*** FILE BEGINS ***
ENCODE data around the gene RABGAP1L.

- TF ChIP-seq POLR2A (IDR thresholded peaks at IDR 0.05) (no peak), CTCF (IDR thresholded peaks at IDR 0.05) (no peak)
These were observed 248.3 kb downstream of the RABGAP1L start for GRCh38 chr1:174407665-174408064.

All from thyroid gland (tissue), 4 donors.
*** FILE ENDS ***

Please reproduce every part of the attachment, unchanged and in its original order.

ENCODE data around the gene RABGAP1L.

- TF ChIP-seq POLR2A (IDR thresholded peaks at IDR 0.05) (no peak), CTCF (IDR thresholded peaks at IDR 0.05) (no peak)
These were observed 248.3 kb downstream of the RABGAP1L start for GRCh38 chr1:174407665-174408064.

All from thyroid gland (tissue), 4 donors.